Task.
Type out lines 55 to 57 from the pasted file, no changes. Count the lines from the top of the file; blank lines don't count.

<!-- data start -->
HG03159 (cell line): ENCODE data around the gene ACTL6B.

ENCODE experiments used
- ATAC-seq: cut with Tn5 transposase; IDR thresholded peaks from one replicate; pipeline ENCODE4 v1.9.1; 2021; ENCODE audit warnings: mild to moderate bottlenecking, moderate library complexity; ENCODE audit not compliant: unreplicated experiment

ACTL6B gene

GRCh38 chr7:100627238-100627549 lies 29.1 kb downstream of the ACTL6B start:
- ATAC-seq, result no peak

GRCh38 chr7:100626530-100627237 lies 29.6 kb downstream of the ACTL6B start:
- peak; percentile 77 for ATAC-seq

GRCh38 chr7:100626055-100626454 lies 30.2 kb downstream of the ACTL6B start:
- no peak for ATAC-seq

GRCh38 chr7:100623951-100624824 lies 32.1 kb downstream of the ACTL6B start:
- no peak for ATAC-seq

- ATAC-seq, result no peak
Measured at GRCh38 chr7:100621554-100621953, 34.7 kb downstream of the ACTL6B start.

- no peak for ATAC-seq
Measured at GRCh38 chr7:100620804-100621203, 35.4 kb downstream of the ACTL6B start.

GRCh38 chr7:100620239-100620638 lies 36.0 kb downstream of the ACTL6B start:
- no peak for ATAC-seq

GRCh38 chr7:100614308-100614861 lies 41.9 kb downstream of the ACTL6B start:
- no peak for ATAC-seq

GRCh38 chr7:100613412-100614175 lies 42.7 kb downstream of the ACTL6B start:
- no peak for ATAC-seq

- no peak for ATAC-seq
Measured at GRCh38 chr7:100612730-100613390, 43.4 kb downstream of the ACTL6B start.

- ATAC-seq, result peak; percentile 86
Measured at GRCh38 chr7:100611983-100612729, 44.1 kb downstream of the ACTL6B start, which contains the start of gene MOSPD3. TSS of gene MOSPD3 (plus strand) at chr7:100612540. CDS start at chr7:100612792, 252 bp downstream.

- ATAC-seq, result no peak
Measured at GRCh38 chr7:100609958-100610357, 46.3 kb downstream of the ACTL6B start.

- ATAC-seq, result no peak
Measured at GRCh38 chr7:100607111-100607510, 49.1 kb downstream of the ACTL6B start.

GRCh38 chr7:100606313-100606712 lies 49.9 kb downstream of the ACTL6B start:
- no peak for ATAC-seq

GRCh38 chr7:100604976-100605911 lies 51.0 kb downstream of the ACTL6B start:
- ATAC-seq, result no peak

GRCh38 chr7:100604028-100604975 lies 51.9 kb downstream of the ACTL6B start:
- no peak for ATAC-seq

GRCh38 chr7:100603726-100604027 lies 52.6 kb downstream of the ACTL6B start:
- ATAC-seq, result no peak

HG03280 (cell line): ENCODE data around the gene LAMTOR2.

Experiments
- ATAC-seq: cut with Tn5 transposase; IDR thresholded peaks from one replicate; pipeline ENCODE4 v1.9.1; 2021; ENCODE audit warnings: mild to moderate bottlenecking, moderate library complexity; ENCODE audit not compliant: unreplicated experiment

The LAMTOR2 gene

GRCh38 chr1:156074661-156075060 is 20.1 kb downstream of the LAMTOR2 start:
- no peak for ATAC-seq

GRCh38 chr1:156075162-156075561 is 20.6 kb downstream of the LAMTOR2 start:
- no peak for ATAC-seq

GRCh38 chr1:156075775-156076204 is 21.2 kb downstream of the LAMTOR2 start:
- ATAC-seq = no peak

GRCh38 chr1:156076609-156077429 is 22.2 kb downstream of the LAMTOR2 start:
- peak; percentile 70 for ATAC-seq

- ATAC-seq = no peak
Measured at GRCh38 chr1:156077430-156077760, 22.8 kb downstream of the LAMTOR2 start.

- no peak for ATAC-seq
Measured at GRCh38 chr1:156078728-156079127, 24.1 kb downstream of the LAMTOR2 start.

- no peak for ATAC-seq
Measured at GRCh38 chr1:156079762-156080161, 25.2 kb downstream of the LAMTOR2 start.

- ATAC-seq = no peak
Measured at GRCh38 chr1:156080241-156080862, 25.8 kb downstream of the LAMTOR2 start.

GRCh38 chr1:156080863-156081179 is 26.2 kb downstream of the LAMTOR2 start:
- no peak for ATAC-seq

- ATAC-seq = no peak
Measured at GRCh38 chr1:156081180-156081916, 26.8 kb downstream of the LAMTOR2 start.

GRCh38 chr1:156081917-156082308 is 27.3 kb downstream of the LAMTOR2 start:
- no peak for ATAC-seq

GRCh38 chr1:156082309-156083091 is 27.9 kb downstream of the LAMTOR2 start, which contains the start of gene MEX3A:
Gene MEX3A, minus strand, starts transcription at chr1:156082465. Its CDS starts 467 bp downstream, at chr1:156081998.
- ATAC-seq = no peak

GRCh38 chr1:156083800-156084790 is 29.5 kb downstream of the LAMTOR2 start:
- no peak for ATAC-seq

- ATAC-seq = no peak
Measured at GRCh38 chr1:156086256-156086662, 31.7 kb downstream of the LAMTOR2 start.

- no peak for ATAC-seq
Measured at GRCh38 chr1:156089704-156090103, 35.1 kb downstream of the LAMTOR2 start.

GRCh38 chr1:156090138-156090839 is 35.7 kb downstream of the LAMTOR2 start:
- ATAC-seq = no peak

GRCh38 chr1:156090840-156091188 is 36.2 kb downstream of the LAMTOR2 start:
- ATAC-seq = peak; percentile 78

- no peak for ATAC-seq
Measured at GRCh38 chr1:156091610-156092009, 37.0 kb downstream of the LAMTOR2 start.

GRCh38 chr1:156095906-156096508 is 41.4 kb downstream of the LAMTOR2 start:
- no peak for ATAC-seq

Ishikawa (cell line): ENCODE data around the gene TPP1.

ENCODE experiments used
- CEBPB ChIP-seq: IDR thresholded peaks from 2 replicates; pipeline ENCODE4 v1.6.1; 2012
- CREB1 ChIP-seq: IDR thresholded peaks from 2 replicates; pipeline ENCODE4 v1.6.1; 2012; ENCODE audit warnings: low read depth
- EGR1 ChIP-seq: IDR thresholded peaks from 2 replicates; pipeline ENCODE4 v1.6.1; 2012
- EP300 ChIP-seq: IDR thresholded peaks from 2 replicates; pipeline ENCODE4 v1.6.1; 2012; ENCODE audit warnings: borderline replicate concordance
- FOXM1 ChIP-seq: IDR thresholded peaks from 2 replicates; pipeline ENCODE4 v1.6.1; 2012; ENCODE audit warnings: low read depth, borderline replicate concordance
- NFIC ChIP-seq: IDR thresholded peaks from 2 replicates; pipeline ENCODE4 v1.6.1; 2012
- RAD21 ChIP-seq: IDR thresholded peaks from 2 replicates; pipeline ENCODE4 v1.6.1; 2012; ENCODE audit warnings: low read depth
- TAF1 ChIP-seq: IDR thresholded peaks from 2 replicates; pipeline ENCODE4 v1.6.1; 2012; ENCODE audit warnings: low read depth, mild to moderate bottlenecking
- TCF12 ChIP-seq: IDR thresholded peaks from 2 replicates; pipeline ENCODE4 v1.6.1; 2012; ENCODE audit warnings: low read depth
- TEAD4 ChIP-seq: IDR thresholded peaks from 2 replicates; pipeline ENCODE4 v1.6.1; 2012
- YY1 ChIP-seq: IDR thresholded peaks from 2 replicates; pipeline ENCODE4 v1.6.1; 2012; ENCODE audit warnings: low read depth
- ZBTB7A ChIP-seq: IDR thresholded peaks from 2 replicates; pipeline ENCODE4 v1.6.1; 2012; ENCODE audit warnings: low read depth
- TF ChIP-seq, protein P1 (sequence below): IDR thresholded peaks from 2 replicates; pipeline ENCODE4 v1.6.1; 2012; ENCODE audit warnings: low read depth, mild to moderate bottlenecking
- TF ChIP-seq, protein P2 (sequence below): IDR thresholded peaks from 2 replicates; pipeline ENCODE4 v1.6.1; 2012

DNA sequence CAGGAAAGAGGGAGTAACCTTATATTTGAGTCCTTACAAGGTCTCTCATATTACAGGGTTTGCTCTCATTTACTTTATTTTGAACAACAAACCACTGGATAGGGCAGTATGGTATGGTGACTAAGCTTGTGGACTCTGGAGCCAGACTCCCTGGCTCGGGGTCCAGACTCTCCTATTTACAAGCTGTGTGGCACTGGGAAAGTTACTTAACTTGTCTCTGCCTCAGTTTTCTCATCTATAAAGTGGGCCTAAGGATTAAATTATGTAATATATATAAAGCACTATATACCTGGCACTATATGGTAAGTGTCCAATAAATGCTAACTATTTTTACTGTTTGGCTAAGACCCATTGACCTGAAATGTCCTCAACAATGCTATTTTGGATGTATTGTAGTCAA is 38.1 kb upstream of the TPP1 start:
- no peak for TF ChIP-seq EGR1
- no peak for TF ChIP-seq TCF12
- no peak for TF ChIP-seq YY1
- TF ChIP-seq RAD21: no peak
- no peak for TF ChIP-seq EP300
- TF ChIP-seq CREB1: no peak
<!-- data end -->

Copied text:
- no peak for ATAC-seq
Measured at GRCh38 chr1:156079762-156080161, 25.2 kb downstream of the LAMTOR2 start.

- ATAC-seq = no peak